From left: Todd Rundgren, Elliot Easton, Mark Linett and Prairie Prince.
Engineer/producer/mixer Mark Linett and the New Cars—Elliot Easton and Greg Hawkes from the original band in addition to Todd Rundgren, drummer Prairie Prince and singer/bassist Kasim Sulton—set up shop at Sound Stage in Burbank, Calif. for three days of rehearsal in front of an invitation-only live audience in January. “They are going out on tour, so we did a live recording to hear how things were coming together, as well as to record a live album,” Linett explains.
The New Cars performed a handful of hit Cars songs, including “Just What I Needed,” “Best Friend’s Girl” and “Drive,” as well as three new songs titled “Not Tonight,” “Warm” and “More.” The tracks will be available on an 18-song release titled It’s Alive, which is due for release on June 6.
Linett turned to a rack full of API 312s that were modified to be slot-mounted along with the original version of the 312s that use the 2520s in a remote system. “It’s not the most mobile of racks, but it’s worth the hassle of hauling around a rack that weights about 175 pounds,” he says with a laugh. “We have about 48 of the 312s in the rack. I just like the way they sound. It’s what I’ve always used.”
In addition to the New Cars gigs, Linett has recently used his API system on remote dates for the Isley Brothers, Hawthorne Heights, Nada Surf and Brian Wilson projects that include the Live At The Roxy Theatre album, the Pet Sounds Live DVD and CD and the SmiLE DVD and CD. He also mixed Wilson’s SmiLE, Gettin’ In Over My Head and What I Really Want For Christmas, the singer’s most recent Christmas album, at his home studio.
While many of the projects that Linett works on start outside, most come back to his home studio, which is based around what he describes as an upgraded API 2488 console that started life as a simple 24-input stock black console. Over the years, Linett and the console’s previous owners have adapted it to add more inputs and additional echo returns.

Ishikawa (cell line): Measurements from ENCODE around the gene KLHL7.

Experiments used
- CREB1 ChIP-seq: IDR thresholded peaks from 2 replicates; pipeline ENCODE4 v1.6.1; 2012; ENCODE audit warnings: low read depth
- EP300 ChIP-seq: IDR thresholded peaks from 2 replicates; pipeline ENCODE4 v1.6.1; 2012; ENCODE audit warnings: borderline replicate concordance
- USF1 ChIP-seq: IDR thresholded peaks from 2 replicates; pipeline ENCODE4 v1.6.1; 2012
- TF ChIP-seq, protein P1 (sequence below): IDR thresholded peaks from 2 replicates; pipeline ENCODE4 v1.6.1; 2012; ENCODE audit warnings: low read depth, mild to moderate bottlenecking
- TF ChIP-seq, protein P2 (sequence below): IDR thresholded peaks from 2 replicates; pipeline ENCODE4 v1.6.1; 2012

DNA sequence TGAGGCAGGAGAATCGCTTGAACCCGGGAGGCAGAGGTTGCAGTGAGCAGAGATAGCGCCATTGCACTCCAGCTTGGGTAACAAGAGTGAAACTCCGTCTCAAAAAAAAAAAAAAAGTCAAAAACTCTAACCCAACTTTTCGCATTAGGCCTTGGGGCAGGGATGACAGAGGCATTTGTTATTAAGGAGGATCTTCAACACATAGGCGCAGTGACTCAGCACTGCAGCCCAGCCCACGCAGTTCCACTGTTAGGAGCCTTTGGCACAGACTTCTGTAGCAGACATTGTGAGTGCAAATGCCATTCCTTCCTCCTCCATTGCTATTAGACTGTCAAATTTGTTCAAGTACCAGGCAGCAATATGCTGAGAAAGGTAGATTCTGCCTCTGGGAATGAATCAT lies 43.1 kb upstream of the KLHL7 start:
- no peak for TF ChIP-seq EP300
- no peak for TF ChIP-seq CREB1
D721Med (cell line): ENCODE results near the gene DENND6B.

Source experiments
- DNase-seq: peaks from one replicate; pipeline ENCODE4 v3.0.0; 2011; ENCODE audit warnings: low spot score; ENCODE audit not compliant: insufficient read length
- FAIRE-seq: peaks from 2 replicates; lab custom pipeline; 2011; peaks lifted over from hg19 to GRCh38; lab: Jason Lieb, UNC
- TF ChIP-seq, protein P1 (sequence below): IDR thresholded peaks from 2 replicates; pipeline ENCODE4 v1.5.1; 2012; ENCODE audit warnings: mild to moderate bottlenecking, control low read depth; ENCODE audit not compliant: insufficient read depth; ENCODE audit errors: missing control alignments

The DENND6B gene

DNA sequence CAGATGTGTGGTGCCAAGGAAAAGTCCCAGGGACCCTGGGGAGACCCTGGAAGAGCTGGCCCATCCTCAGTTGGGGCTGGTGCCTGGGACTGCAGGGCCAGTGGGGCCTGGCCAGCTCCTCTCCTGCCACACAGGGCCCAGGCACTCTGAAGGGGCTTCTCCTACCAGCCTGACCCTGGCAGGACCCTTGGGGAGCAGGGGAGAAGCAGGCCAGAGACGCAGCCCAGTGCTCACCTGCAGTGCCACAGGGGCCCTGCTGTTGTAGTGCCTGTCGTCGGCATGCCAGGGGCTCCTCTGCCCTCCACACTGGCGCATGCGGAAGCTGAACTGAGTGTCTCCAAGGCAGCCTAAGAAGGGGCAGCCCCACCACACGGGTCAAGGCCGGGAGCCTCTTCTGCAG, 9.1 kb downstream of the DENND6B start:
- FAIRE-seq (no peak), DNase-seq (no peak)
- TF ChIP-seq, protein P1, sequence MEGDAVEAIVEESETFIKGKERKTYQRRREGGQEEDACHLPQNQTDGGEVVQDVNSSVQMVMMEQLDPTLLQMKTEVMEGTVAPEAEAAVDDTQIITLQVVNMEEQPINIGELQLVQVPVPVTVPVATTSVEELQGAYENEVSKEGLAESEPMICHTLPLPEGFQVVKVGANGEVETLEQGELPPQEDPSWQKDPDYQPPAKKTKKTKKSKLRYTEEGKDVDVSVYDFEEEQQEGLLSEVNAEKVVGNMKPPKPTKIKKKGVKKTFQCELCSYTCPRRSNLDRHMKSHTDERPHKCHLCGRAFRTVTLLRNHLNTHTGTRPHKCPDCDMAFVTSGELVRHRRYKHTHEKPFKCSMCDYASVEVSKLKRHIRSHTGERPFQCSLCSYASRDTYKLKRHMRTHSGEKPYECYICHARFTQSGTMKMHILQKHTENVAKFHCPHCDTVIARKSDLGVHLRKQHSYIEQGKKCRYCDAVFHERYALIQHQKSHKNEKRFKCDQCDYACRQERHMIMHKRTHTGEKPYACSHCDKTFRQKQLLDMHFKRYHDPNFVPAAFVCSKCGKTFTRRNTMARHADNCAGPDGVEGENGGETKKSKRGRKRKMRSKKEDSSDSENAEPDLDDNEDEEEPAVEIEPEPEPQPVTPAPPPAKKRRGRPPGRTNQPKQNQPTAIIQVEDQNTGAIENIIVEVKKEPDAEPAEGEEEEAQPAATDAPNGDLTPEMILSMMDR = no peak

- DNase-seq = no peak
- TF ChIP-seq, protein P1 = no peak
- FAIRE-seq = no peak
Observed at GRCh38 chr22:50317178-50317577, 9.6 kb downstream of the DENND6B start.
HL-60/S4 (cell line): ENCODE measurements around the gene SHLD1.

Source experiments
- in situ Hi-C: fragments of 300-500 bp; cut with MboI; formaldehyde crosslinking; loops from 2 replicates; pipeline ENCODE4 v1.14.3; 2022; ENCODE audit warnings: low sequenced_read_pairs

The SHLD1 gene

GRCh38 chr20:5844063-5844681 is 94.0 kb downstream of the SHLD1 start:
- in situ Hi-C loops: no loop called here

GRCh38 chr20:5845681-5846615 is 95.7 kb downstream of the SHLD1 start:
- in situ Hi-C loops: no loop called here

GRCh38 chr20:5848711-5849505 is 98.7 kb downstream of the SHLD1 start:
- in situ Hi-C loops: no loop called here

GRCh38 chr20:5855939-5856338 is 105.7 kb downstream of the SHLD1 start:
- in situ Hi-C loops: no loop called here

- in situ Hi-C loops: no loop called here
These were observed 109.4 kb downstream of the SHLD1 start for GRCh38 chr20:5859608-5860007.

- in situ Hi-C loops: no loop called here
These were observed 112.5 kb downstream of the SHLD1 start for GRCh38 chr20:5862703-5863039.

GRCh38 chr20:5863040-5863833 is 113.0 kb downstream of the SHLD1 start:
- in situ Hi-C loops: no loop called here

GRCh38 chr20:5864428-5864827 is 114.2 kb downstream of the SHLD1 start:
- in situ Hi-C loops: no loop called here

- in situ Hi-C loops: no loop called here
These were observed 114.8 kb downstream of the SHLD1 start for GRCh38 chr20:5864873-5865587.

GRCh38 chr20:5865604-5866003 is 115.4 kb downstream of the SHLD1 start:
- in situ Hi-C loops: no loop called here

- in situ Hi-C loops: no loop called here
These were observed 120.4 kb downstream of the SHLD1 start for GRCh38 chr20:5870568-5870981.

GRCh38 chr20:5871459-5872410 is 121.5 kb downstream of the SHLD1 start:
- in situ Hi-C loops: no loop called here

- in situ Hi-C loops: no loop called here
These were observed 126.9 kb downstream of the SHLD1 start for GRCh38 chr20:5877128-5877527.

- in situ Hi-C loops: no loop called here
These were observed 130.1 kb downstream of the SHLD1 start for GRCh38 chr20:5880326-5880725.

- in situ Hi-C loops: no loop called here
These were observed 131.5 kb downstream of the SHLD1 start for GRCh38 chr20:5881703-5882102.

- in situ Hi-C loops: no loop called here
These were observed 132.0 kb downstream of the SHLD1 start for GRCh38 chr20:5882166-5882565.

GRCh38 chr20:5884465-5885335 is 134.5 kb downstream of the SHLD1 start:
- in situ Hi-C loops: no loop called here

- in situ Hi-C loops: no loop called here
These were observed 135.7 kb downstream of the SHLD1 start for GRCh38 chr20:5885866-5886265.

“The last big change I made came when I commissioned entirely new input modules for the board, which would give me everything that I wanted,” Linett says. “So, now I have 12 echo sends and three stereo buses that are all switchable.” The board now features 44 550A discrete 3-band EQs, four 560 discrete 10-band graphic EQs and a handful of 525 discrete compressors.
Building a studio around the API console was important, Linett explains, “because I am not a believer of mixing in the box. Even as I’ve graduated from [having] no Pro Tools to having a Pro Tools system for ancillary work, to a full-blown Pro Tools HD system, I still treat it as a tape recorder and I use the console for mixing.
“So, even some of these bigger projects where I have up to 62 channels of Pro Tools playing back, we’ll sum a few things down, but I’ll still bring it up on the API as individual channels and mix that way,” he continues. “I’ve never heard a digital summing system in a box that seems to work quite right. Maybe I’m old school, but I like to think of Pro Tools as a big, fancy, ultimate tape machine that will do all the things that a tape recorder can’t.”